María Palomares Tarí
3 Ways Poor Translation Affects eCommerce
Have you ever purchased anything online? Maybe bought a digital subscription or service over the Internet? If so, then you were participating in eCommerce.
Known as the activity of electronically buying or selling of products on online services or over the Internet, eCommerce just keeps getting bigger. Of course, traditional retail will always have its place, but the level of convenience pioneered by companies like Amazon or AliExpress have changed the game. Though the concept of an eCommerce website consists of purchasing products online, it also includes various other forms, such as online banking, online ticketing, digital downloads, auctions, along with many other transactions one can make through the internet.
As it keeps growing, the level of competition is incredibly challenging. At all times, they must be wary of threats to their operations, because just one mistake can lead to a brand being leapfrogged by one of its competitors.
Apart from that, one of the core elements of eCommerce growth is expansion into new territories. Here, localizing content is obviously important: a person has to understand what they're buying, and can only do so if the content is in their native language. However, this can lead to a mistake that’s significant but often overlooked: using poorly-translated copy.
Let’s talk about 3 ways poor translation affects eCommerce.
1. It hampers UI functionality
As online buyers, we usually know what a good retail site should look like and how it should work, right? Here we are talking about UI, the user-facing design of a webpage or application. User-friendly UI is important for eCommerce merchants to provide intuitive navigation — and a pleasant shopping experience — for customers. But what if all those ingredients that make your UI so nice are incorrectly labelled? If your core navigation is put through sloppy translation, customers will get confused and will have a hard time trying to distinct the sections of the website. Result? Damaging their interest!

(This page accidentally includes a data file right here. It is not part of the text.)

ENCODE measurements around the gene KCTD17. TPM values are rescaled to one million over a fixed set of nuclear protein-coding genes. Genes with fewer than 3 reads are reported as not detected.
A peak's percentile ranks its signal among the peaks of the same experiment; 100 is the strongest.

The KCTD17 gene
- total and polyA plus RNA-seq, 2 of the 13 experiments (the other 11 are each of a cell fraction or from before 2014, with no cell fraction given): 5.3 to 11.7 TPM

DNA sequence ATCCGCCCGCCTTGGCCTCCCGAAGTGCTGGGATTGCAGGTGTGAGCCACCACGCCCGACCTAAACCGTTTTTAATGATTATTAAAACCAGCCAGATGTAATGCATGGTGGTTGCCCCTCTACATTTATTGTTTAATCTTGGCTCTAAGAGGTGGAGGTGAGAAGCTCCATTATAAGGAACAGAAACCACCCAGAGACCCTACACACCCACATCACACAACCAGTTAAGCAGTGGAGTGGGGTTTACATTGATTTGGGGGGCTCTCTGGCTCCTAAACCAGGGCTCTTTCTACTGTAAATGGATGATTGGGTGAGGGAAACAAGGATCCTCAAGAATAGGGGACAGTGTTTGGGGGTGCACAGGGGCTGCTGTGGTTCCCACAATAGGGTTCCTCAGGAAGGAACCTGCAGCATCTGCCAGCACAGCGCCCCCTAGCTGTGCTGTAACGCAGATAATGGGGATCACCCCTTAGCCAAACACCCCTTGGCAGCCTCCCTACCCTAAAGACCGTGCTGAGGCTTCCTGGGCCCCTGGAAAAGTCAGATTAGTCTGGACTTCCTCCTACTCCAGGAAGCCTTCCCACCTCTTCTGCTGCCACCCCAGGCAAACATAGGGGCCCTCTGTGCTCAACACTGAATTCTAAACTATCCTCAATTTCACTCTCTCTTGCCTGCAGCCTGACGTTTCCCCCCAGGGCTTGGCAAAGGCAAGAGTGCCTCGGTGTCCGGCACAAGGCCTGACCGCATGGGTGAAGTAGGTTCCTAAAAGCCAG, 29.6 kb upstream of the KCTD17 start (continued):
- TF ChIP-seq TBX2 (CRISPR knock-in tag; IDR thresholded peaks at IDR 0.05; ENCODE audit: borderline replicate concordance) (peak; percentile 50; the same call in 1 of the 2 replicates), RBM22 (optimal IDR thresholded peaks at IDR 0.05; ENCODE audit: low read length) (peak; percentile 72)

2. It damages brands’ name
Every brand’s main goal is to project an air of professionalism, showing prospective customers that you conduct business in the right way and care about achieving high standards. However, poor translation can just tear all those goals down.
How many times have you laughed at memes about funny translation errors posted on social media? For a brand, this activity will just lower the effect of any positive comments being made. And of course, when other businesses (prospective partners) become aware of it, they’ll question the wisdom in working with this particular brand. Remember quality is essential if you want people to trust your business!
3. It raises costs
Sometimes, it might be assumed that cheap translation isn’t that much worse than high-quality translation, so there’s no sense in paying more than necessary. However, the quality of eCommerce copy translation is actually extremely important and needs to be taken seriously.
Will quality translation require more investment? Yes, it will, but it will also avoid lots of changes, efforts and more money involved to achieve the excellent translation desired.
If you’re expanding overseas and want to reach an international audience, don’t settle for translation quality on a level with what you’d get from Google Translate.
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